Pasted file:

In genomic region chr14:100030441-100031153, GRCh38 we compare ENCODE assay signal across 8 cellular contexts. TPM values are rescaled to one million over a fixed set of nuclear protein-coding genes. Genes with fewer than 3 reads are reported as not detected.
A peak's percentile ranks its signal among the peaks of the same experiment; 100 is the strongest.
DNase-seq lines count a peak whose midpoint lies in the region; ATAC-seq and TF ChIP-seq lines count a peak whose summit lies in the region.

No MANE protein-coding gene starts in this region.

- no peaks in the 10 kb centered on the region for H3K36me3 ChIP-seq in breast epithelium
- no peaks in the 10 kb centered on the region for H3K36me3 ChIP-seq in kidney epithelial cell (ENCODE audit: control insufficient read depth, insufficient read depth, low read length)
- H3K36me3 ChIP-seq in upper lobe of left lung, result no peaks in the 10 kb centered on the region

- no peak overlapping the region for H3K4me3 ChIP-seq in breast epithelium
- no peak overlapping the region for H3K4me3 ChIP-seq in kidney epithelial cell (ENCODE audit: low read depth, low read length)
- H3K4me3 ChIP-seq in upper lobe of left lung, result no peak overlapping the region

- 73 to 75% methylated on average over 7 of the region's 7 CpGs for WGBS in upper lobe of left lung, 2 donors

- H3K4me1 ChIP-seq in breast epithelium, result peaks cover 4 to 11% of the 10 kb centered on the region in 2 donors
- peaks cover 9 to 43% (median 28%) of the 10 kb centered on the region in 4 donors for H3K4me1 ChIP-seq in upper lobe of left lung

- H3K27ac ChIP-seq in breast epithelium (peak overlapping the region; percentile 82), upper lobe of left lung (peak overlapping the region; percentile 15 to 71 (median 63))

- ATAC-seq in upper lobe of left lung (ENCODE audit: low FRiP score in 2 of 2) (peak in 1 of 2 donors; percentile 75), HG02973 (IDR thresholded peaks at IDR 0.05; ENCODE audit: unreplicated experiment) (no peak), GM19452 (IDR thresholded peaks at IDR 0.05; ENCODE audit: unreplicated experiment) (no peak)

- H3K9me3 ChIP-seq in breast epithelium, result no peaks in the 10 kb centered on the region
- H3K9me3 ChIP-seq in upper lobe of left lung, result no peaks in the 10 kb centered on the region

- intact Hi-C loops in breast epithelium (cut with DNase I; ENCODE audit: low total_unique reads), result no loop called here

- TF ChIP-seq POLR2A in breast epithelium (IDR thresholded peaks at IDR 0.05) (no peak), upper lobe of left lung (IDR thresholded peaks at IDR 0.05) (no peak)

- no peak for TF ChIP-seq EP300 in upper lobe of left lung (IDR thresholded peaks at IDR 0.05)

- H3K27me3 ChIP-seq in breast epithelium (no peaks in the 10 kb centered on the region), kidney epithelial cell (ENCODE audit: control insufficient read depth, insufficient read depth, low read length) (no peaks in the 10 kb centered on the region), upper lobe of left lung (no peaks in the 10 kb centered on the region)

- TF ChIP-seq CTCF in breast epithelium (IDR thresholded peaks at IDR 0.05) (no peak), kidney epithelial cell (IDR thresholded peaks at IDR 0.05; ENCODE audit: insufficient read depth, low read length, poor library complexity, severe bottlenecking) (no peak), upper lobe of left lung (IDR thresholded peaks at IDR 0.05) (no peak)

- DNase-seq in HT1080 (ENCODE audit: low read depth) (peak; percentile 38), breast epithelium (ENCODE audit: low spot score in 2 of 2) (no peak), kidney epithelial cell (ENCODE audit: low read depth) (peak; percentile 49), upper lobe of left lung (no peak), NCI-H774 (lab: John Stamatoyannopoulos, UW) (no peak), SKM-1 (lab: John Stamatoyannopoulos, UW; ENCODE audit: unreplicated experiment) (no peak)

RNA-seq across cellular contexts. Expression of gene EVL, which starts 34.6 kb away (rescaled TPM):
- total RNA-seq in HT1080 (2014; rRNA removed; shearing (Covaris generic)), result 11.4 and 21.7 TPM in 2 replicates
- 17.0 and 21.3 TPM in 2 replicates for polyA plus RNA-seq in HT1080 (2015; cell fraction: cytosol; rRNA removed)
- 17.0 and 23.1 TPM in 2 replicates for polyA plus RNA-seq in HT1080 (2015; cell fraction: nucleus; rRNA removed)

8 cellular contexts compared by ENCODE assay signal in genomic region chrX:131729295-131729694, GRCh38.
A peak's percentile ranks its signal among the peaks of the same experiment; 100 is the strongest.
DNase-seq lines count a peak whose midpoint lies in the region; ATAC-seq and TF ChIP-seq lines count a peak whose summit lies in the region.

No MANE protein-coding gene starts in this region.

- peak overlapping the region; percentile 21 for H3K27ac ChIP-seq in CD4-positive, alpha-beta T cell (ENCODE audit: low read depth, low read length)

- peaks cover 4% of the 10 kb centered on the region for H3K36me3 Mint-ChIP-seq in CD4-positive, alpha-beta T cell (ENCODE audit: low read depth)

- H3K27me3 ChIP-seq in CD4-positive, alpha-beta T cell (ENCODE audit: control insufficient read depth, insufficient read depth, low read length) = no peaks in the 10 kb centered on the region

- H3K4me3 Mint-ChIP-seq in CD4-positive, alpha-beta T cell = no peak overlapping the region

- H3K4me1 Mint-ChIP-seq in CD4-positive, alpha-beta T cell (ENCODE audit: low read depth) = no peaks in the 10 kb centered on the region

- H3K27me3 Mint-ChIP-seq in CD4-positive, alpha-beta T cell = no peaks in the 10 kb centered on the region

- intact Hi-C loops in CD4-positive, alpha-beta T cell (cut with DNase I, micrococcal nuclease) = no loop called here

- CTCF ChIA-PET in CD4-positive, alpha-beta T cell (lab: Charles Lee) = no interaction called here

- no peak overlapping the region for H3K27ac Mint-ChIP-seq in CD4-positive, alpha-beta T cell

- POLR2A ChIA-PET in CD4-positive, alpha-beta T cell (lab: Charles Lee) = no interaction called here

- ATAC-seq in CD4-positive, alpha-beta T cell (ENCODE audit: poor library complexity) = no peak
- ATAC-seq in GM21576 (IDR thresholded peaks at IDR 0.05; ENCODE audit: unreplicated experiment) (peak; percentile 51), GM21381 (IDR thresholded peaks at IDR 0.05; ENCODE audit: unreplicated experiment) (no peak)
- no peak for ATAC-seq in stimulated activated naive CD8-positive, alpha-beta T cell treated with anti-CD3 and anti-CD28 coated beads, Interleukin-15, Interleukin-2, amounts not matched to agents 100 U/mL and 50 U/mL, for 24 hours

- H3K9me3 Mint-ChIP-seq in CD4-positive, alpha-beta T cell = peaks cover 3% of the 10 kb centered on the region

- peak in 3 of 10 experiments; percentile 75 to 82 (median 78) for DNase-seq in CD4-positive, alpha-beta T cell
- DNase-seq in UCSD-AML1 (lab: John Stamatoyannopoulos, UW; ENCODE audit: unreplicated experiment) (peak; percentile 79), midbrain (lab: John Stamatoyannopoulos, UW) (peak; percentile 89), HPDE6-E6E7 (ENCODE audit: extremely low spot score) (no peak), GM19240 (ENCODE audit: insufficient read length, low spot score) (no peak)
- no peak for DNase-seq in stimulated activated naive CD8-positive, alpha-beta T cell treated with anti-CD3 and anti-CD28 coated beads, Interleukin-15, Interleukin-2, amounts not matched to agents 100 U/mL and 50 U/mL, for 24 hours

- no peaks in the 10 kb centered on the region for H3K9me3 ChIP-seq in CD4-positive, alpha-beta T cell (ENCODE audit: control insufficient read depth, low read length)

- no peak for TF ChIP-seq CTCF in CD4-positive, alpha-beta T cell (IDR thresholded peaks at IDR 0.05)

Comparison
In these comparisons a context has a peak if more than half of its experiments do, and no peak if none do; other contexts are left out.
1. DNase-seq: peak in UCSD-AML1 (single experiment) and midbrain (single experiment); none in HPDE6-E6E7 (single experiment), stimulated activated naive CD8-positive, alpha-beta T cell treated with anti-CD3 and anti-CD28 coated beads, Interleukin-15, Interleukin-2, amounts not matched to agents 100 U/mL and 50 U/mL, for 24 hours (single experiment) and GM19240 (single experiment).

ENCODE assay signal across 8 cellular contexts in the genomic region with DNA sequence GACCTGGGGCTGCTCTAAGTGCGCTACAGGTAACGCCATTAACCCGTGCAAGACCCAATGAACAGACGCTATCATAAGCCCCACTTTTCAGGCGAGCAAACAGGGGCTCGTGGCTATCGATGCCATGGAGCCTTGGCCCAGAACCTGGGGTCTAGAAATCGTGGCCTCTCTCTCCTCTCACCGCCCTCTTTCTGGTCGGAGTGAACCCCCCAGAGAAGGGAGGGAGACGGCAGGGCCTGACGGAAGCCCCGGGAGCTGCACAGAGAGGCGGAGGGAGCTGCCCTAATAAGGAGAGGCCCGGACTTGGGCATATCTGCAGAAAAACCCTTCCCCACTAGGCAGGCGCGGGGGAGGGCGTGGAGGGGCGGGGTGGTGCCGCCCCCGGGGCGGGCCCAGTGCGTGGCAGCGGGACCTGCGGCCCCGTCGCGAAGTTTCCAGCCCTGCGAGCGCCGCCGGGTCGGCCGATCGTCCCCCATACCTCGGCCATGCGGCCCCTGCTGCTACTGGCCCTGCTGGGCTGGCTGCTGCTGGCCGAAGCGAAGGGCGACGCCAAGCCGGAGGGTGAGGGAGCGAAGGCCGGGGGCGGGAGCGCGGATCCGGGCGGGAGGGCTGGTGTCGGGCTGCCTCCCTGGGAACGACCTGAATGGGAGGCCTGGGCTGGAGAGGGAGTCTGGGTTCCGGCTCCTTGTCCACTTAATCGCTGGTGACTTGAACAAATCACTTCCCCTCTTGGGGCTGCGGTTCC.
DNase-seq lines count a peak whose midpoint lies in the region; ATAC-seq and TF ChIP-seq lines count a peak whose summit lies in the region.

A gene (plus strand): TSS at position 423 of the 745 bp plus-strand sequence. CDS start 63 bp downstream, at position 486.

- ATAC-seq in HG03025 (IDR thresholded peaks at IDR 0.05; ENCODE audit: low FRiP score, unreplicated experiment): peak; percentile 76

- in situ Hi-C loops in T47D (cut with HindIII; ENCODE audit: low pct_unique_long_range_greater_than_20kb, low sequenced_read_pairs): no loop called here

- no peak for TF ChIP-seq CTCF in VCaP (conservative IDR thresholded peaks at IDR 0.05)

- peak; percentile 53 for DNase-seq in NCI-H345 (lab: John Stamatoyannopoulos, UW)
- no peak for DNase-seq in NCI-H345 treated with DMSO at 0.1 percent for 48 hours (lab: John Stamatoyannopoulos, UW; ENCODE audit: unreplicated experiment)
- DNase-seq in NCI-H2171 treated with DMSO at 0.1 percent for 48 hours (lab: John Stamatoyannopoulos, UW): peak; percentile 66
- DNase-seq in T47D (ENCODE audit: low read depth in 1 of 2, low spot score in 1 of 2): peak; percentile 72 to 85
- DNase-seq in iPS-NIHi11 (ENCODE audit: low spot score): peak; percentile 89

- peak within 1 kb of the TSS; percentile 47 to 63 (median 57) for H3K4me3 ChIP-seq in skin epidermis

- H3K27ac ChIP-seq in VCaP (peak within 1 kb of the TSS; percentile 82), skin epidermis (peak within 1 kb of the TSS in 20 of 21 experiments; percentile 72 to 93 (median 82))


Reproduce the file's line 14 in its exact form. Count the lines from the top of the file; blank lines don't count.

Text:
- H3K27ac ChIP-seq in breast epithelium (peak overlapping the region; percentile 82), upper lobe of left lung (peak overlapping the region; percentile 15 to 71 (median 63))